Some Russian bigwig’s child has been taken — his wife is certain it’s by someone/something supernatural. They try to take care of it on their own, recruiting Varvara Sidorovna — well, trying to. She tells them to get the police involved, specifying they request Nightingale’s involvement. It’s not that easy to sell official police involvement on this couple. The way they go about doing so isn’t really that typical, either.

Still, Peter and Nightingale get into things and start turning up all sorts of interesting magical things — including The Faceless Man and Lesley. Speaking of which — comics-Lesley? Perfectly creepy.

The story feels a little scattered, but when it’s all told, you can reflect on things and get all the pieces to fit into place nicely — moreso than you can when reading from front-to-back. But it’s easy to forgive that because the story is so strong — and the little character beats are great.

The art is good — it’s great to see the magic –as well as the characters — in these stories brought to life.

Bev’s way of dealing with a home invasion crew of Russian mobsters made me laugh out loud — I don’t know if Aaronovitch could’ve pulled it off in a novel, or if that’s something he only could’ve accomplished with the help of an art team. Either way, I’m glad I got to read it.

There’s not much more to say, a good story with some real enjoyable moments with these characters we want to spend time with. Sure, more novels would be nicer, but these do a good enough job helping to fill the time between them.

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3 Stars

Rivers of London: Body Work by Ben Aaronovitch, Andrew Cartmel, Lee Sullivan

Body WorkRivers of London: Body Work

by Ben Aaronovitch, Andrew Cartmel, Lee Sullivan (Artist)
Series: Rivers of London Comics, #1

Trade Paperback, 128 pg.
Titan Comics, 2016

Read: April 30, 2016


The Folly — Peter Grant and his boss, Inspector Nightingale — make their way to comics in this collection from Titan Comics. The two are facing a threat right out of a Stephen King novel: a homicidal car.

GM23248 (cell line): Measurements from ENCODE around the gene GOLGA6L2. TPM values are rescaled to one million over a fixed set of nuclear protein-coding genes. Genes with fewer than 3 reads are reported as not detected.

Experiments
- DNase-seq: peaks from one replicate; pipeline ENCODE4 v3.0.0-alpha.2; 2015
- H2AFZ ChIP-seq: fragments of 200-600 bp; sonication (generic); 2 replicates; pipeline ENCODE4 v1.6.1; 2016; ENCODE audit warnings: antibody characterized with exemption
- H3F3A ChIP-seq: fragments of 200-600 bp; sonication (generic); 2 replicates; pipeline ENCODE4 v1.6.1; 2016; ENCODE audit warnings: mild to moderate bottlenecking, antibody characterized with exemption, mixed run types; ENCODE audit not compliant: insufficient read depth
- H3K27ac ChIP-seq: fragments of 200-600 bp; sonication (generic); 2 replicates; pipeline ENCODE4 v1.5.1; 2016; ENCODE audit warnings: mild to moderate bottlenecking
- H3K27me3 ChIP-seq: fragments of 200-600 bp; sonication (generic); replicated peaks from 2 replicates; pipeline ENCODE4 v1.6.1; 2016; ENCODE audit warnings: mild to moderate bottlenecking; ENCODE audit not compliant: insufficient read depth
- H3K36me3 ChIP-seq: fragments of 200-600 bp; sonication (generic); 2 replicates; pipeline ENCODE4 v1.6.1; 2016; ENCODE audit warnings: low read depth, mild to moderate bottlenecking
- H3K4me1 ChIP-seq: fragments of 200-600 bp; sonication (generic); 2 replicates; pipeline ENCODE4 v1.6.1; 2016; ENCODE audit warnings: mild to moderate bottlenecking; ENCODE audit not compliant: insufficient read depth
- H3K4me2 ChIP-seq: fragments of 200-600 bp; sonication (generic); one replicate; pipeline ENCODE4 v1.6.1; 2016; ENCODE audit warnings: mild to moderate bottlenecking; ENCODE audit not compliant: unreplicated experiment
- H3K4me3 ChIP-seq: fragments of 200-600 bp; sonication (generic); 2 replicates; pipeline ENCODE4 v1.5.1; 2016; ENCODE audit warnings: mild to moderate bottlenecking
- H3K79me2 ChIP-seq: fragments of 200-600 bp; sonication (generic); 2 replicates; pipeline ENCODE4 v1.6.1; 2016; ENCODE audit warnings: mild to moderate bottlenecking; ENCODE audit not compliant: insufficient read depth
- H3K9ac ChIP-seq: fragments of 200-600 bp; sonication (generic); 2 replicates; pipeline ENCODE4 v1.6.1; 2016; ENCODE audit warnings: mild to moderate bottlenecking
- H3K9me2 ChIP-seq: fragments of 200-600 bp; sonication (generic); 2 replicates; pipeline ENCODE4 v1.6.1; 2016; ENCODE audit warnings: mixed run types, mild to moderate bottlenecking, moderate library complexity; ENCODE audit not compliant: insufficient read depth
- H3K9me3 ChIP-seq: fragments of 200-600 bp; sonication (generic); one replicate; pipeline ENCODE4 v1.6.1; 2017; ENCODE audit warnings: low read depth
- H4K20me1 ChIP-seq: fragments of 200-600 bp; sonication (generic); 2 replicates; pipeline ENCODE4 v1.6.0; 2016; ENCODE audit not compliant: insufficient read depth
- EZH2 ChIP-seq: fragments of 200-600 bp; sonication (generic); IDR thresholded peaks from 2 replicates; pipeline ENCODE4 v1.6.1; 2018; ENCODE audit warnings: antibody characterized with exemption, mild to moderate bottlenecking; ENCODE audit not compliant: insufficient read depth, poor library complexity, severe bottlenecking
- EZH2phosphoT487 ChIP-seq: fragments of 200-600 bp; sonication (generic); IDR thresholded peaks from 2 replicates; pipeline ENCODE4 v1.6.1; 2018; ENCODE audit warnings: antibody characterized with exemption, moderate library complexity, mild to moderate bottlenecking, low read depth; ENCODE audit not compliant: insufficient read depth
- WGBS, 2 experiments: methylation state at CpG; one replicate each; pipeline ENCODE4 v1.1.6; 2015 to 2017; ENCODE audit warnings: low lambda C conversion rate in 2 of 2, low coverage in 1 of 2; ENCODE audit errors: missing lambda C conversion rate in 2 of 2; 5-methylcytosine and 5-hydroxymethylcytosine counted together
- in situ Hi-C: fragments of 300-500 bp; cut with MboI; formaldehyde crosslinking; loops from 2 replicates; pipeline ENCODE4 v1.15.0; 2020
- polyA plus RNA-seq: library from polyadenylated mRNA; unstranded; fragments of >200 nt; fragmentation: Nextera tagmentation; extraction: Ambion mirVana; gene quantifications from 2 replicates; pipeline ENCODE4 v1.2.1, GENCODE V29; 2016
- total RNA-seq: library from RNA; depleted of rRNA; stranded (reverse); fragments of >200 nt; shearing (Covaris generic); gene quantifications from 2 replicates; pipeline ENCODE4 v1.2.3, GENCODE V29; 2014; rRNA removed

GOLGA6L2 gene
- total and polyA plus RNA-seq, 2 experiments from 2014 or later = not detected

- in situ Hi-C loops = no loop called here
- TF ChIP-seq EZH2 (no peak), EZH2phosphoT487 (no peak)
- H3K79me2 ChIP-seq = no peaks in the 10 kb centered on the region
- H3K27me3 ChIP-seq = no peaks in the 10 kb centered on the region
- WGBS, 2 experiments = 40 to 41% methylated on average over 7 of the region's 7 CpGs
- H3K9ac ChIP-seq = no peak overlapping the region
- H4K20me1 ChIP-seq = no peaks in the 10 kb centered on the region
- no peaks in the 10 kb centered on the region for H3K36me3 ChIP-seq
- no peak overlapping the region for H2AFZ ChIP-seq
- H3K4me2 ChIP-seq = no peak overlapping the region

There’s more to it, of course, but that’s it in essence.

The story was entertaining, and fully captured the feel of the novels (easier with the writer of the books writing these). This seemed slight — a bit too brief. But it wasn’t — maybe it just flowed so smoothly I didn’t notice. Maybe there wasn’t that much of a story, I’m not sure. I’m willing to give Aaronovitch and the rest the benefit of the doubt.

The best part of this collection is that it solidified my mental image of Grant, clarified my idea of Molly, and reshaped/corrected my idea of Nightingale. The art wasn’t dazzling, but it was good.

It didn’t blow me away, but it scratched the Peter Grant itch and made me want to read more. If I sound like I’m not totally sold on this, it’s because I probably wasn’t, but I’m glad I read it and should be reading the next collection in a month or so — so there’s that.

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3 Stars

This Damned Band by Paul Cornell and Tony Parker

This Damned BandThis Damned Band

by Paul Cornell, Tony Parker (Artist)

Trade Paperback, 160 pg.
Dark Horse, 2016

Read: October 12, 2016


I’ve struggled for a couple of days now trying to figure out what I can say about this. It’s all about the premise when it comes to this book (a collection of issues from a limited-run series).

This is a comic about one of the biggest bands of 1974, Motherfather, on what could be their last world tour — complete with a documentary crew, a gaggle of groupies, and a manager who could be the hybrid of Wilson Fisk and Colonel Tom Parker. Like many rock artists of the time, Motherfather makes a big deal about worshiping the devil as part of their stage persona. While on this tour (possibly with some psychopharmacological help), they discover they’ve actually been worshiping the devil.

Oops.

Things don’t go all that well from there.

If you like that hook, you’ll like this book. Otherwise, just skip it.

Paul Cornell wrote this, so right off that tells you this is going to be well-written. A little humor, some real people and real emotions, and some seriously messed up supernatural elements. Cornell delivers on the promise of the premise — and a little more. It’s exactly what you want to read given the hook.

As for Tony Parker? I don’t think I’ve seen his stuff before — but I’m going to keep an eye out for it. I honestly can’t think of anyone who could’ve matched the style and story of this book like he did — either in the film sections, the visions/hallucinations, or the rest. Really great work.

I should throw in a quick note here, if it’s not obvious from the subject matter, this is not for kids.

It’s not for everyone, but it’s pretty entertaining. If the concept strikes you as up your alley, it probably is — give this one a shot.

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3 Stars